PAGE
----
He’d been dead for 16 years when I was born, but Huey Long cast a long shadow over the politics of my home state of Louisiana, well into the 1960s. My New Orleanian maternal grandmother considered him a saint; my relatives in north Louisiana considered him the spawn of Satan. Ellen Carmichael at National Review has an interesting look at the man – the truth about Huey Long, if such a thing is possible to be told.

One way to consider the election of Donald Trump is as a failure of American elites to steward their responsibilities. Derek Thompson atThe Atlantic sees a more profound failure – one that has brought America right to the brink of an existential crisis.

More Good Reads Music 

Rich Mullins: Chestertonian Troubadour – David Deavel at The Imaginative Conservative. 

Culture 

1619, Slavery, the Founding, and All That – Bradley Birzer at The Imaginative Conservative. 

Ursula Le Guin, Huckleberry Finn, and Monument Controversies - Chris Mackowski at Emerging Civil War. 

History Will Mapping Ancient Rome Save Western Urbanism—and Civilization? – Theo Mackey Pollack at American Conservative. 

The Communist Plot to Assassinate George Orwell – Duncan White at Literary Hub. 

Faith Bavinck: No, Individualism and Autonomy Did Not Come from the Reformation – Justin Taylor at The Gospel Coalition.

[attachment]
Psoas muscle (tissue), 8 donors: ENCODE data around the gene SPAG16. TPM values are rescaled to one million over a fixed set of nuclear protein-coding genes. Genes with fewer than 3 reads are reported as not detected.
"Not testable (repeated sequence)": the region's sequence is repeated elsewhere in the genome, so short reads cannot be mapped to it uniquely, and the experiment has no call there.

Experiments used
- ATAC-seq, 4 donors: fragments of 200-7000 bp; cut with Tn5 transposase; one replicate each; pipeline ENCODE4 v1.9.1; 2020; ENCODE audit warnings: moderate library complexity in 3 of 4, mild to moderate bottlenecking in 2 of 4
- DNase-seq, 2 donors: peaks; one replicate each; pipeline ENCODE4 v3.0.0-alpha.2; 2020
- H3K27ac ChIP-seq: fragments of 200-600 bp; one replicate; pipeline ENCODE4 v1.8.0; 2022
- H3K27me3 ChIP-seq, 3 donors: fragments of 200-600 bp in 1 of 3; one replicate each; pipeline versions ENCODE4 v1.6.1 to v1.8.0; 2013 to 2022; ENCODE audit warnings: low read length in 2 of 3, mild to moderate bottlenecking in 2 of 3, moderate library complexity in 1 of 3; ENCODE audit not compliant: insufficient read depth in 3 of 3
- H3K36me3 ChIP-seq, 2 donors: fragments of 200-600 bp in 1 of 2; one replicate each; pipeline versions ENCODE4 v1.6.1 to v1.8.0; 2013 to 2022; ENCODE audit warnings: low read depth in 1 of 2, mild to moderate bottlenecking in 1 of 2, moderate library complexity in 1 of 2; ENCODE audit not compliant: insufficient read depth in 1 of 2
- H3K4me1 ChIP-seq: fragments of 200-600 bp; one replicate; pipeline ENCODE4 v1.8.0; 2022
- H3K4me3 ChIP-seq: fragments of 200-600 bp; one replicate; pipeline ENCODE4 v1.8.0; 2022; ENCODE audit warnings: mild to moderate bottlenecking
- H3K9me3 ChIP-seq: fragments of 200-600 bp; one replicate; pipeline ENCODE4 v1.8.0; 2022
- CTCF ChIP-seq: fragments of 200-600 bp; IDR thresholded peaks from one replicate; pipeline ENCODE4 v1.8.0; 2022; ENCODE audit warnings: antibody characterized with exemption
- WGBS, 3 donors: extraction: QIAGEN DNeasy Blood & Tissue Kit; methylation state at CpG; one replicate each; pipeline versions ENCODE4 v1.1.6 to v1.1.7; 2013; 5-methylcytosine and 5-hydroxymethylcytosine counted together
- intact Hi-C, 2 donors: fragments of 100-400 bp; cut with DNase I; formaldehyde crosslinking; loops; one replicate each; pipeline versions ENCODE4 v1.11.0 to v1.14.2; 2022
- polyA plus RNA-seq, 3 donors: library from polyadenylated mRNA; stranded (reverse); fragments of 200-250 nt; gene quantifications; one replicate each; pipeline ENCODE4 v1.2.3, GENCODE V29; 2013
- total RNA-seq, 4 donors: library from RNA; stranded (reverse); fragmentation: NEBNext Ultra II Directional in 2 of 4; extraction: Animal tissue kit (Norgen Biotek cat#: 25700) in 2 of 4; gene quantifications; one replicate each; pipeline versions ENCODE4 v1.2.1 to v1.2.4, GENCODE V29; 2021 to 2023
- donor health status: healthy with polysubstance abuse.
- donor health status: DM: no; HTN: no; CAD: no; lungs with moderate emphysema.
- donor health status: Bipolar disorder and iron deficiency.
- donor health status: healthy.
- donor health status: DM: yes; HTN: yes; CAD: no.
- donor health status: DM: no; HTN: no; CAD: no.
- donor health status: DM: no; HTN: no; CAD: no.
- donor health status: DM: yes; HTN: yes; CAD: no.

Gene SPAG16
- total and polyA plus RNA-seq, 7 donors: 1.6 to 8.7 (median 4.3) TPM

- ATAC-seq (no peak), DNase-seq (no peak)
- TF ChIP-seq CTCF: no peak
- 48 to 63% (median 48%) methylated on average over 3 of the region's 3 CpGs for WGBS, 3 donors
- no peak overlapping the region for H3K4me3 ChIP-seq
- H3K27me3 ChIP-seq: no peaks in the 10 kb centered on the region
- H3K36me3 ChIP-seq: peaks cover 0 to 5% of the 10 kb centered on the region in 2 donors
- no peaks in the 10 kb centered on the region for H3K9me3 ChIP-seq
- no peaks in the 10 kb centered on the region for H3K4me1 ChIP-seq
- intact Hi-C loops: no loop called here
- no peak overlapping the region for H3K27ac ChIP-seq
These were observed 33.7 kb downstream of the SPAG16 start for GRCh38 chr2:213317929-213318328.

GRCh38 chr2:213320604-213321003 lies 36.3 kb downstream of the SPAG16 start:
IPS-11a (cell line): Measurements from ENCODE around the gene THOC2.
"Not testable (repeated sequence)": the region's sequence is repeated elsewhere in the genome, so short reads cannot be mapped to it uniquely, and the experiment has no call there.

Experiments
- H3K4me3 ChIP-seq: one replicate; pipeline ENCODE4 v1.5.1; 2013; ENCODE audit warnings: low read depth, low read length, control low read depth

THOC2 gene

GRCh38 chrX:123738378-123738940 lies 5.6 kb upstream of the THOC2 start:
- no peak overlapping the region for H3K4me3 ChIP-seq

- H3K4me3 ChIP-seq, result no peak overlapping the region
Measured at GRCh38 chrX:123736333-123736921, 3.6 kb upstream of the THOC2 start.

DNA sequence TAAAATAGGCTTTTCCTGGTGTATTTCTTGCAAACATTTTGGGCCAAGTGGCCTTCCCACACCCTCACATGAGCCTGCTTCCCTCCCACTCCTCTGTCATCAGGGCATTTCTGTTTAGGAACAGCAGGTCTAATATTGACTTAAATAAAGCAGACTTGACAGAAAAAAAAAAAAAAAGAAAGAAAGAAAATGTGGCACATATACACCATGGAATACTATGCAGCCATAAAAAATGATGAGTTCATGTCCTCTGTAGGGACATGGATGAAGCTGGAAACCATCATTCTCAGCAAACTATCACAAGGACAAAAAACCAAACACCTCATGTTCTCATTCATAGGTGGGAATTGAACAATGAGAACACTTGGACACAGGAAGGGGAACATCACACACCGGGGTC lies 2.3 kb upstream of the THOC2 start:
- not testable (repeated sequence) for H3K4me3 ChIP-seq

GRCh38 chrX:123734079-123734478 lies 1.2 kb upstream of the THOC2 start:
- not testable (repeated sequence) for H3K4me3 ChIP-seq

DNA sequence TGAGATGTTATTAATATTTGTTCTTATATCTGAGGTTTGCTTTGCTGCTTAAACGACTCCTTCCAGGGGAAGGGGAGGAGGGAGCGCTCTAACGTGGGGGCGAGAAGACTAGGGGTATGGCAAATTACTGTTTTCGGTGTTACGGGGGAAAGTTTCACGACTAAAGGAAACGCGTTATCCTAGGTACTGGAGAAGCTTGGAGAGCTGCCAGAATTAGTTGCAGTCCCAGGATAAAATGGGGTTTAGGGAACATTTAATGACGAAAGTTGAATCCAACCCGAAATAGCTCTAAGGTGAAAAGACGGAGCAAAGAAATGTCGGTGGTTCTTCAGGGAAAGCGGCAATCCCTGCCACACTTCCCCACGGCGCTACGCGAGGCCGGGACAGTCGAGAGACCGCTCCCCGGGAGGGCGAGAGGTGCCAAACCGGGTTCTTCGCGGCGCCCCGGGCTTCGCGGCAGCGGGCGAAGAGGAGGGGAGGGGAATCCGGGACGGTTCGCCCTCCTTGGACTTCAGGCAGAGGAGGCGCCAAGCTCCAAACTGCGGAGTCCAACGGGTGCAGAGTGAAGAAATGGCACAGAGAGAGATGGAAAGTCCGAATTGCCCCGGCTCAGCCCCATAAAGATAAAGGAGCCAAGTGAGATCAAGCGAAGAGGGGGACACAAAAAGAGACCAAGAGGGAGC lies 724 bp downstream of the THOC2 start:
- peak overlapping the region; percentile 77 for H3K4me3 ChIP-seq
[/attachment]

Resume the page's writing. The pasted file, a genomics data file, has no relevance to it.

Engaging Culture from Ahead, Not Behind – Samuel D. James at Letters & Liturgy. 

Poetry 
Kearsarge Cemetery – Chris Yokel. 

Dance Floored – Jerry Barrett at Gerald the Writer. 

Timeless – Rod Walford at the Society of Classical Poets. 

This House – Rhina Espaillat at Verse Daily. 

A Bell in the Word Barn – Kelly Belmonte at All Nine. 

9/11 – Martha Orlando at Meditations of My Heart. 

Essay: On Yeats’ ‘Second Coming’ and the Power of Poetry – T.M. Moore at the Society of Classical Poets. 

Writing and Literature 

The Crime Novels of WWII – James Benn at CrimeReads. 

Art 

The Necessary Talent: Berthe Morisot Exhibition at the Musee D’Orsay – Julian Barnes at The Literary Review of Books

Katy – A Single Mother’s Story



Painting: Woman Reading on a bench, oil on canvas by Edouard Vuillard (1898)

Friday, September 13, 2019

Even the bad stuff


After Philippians 1:12-18

I didn’t expect to end up
like this, chains on my arms
and legs, and a dank, dark cell;
it’s not exactly what we’d call
entering the city in triumph. 
I must have missed 
the commemorative arch. And
the waiting – a prison cell
of its own, day by day,
waiting to be called and
heard. There is no king
but Caesar; indeed? 
Suffering becomes self-pity
becomes anger, until the day
the guard asks me to explain,
and I do. Then another guard
asks, and the prisoner